Gone are the days when quartz rhymed with women’s watches or bottom-of-the-range. Recent years have witnessed some surprising developments in quartz calibres, as though Swiss watchmakers had finally put the so-called quartz crisis of the 1970s behind them, and were ready to make this technology a source of creativity. First came the Urwerk EMC in 2013, a mechanical watch with an electronic brain that monitored rate. Then came the F.P. Journe Elégante, whose quartz movement automatically switches to sleep mode when a sensor detects a lack of movement exceeding 30 minutes. A slew of interesting developments followed in 2015 that introduced complications to quartz calibres. These included moon phases (Certina), world time (Hamilton) and retrograde calendar functions (Mercury). Now the latest innovation to date is the Emperador Coussin XL 700P from Piaget, whose mechanical movement incorporates a quartz regulator.
Bye-bye sprung balance
Invented in 1967 at the Centre Electronique Horloger in Neuchâtel, Switzerland, and brought to market by Japanese brand Seiko in 1969, the quartz movement uses the mineral’s piezoelectric properties to divide time into fractions. When a wafer of quartz is placed under tension, its geometric crystal structure vibrates at a constant rate of 32,768 times a second. A battery-powered integrated circuit maintains these vibrations and sends electrical impulses that drive the seconds hand.
There is no battery in Piaget’s new watch. Its 700P movement is based on a traditional mechanical movement. The barrel, which is wound by an off-centred mini-rotor, drives a conventional gear train. The “trick” is how this continuous force is regulated: the movement’s designers have replaced the traditional sprung balance with a miniature generator which, as it rotates, produces an electric current that supplies energy to a quartz. Instead of driving the hands, this quartz is a timing package which ensures the generator rotates at precisely 5.33 turns/second – close to 4 Hz. The generator thus takes the place of the oscillator. The rotor is directly connected to the going train and rotates at the required frequency to give the time. Were it to accelerate, the quartz regulator alerts a processor and the movement is slowed.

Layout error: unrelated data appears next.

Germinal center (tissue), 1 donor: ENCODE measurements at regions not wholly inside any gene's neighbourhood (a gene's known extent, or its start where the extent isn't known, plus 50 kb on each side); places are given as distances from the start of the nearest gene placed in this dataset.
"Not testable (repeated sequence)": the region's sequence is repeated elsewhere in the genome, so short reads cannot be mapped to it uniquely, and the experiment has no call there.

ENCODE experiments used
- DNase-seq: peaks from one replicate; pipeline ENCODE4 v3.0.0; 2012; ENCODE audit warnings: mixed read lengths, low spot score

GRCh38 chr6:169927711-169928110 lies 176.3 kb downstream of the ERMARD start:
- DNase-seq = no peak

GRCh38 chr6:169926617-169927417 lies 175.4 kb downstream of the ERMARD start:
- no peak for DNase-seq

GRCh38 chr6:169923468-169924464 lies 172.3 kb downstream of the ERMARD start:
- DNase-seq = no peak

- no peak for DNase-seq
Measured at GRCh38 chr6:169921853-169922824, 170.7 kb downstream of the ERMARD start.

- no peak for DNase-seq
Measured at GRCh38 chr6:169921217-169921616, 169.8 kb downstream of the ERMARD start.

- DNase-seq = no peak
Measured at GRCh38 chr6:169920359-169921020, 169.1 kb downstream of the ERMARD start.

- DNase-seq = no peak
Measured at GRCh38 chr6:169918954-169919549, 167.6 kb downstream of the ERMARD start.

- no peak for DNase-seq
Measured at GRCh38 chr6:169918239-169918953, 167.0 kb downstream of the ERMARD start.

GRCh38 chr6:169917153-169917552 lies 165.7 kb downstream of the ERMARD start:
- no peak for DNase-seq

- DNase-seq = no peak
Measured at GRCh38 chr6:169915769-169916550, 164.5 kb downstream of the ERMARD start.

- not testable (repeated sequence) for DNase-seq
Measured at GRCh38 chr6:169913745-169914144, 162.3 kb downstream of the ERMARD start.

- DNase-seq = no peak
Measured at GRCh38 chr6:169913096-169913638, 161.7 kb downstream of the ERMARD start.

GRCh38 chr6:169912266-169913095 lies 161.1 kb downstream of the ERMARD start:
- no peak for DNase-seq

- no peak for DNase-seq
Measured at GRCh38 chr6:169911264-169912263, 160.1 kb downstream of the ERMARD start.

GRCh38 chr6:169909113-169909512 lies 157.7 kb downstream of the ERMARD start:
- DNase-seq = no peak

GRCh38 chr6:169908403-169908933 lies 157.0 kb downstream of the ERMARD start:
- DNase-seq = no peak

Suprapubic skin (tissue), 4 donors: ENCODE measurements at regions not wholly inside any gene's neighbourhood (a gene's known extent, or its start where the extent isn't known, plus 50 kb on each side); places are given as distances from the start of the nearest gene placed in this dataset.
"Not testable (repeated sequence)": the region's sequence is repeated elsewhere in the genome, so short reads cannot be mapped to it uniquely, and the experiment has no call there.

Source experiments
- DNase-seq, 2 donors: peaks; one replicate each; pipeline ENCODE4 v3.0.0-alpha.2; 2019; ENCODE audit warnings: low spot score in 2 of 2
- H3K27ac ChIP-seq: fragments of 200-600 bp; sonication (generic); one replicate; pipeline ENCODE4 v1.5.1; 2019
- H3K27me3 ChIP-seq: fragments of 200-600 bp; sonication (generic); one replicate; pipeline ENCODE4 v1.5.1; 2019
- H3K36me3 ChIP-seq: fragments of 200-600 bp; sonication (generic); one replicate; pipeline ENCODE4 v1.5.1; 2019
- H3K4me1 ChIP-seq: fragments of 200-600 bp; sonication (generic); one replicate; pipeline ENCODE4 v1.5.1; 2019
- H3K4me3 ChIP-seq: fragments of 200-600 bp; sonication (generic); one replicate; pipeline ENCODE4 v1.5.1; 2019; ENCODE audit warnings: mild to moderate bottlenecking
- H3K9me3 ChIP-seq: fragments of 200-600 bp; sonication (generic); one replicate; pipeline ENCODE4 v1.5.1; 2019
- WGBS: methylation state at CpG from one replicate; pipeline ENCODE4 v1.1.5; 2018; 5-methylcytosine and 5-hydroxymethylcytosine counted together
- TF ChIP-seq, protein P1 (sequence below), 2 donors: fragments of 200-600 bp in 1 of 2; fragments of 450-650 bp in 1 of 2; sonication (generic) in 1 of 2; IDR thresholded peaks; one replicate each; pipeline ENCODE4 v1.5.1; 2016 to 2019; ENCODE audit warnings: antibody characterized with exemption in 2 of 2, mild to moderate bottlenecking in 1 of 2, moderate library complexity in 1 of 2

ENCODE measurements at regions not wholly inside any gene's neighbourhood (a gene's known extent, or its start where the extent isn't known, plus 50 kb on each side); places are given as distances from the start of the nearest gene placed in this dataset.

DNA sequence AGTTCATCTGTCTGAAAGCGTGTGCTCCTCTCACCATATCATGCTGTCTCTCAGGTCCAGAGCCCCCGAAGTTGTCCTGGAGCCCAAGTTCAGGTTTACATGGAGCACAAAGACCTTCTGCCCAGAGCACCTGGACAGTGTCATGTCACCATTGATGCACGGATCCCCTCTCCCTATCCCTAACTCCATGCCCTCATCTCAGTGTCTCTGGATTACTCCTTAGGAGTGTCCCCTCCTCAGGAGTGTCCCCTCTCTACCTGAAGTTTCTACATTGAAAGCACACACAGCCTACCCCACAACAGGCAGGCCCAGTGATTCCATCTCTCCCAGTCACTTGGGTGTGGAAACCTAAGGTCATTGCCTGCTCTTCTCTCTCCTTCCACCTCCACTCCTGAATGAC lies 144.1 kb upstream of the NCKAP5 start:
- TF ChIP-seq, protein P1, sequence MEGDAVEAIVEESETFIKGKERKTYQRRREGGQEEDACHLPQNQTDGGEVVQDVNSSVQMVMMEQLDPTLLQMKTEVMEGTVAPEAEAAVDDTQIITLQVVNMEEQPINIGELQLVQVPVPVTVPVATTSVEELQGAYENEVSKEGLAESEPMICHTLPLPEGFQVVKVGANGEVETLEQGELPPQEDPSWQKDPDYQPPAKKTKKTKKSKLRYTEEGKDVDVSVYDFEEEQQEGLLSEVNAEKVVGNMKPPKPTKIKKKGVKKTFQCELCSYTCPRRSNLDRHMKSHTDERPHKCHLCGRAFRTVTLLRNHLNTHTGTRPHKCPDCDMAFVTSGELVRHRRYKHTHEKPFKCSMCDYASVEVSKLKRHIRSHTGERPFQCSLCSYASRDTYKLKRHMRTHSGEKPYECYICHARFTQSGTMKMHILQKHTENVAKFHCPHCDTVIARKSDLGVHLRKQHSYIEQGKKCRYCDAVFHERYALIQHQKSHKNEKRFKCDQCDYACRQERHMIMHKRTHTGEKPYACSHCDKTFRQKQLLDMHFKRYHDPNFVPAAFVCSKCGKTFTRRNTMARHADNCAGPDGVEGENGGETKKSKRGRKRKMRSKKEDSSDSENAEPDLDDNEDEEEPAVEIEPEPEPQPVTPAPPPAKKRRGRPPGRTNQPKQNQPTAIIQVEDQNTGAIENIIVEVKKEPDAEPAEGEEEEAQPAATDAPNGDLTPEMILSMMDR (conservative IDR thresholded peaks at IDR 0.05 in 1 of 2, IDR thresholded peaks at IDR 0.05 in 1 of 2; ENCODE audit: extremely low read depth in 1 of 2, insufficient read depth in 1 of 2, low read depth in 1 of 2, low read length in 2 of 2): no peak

This is a very reliable system. Furthermore, it has a chronometric performance of one second a day.
One second a day
“This is a very reliable system,” confirms Eric Klein, director of movement strategy at Piaget. “It is unaffected by magnetic fields and highly shock-resistant. Furthermore, it has a chronometric performance of one second a day.” Developed to mark the 40th anniversary of Piaget’s first quartz movement – the extra-thin 7P introduced in 1976 – this Emperador Coussin XL 700P is proposed as a limited edition of 188 pieces and took two years to research and develop, with ten patents pending.
The principle behind a hybrid movement such as this is nothing new. As Eric Klein explains, the 700P builds on an original concept that was registered by Jean-Claude Berney in 1972. An engineer with Ebauches SA, Berney had been researching a means of doing away with batteries which, as well as being much larger than they are today, had a limited lifespan. Berney’s invention was never brought to market. Seiko, meanwhile, was trying to work its way around the same problems, although it was 20 years before the Japanese firm was ready to commercialise its Kinetic watch. An oscillating weight set in motion by the wearer’s movements is coupled to a rotor. This rotor, which is suspended with magnetic levitation, spins 100,000 times a minute – that’s five times faster than a Formula One engine! The energy thus produced travels through an integrated circuit to charge a super-capacitor, which replaces the battery. Following successive improvements, Seiko implemented its new technology on an automatic movement. Launched in 2005, this Spring Drive system bears a striking similarity to Piaget’s 700P calibre.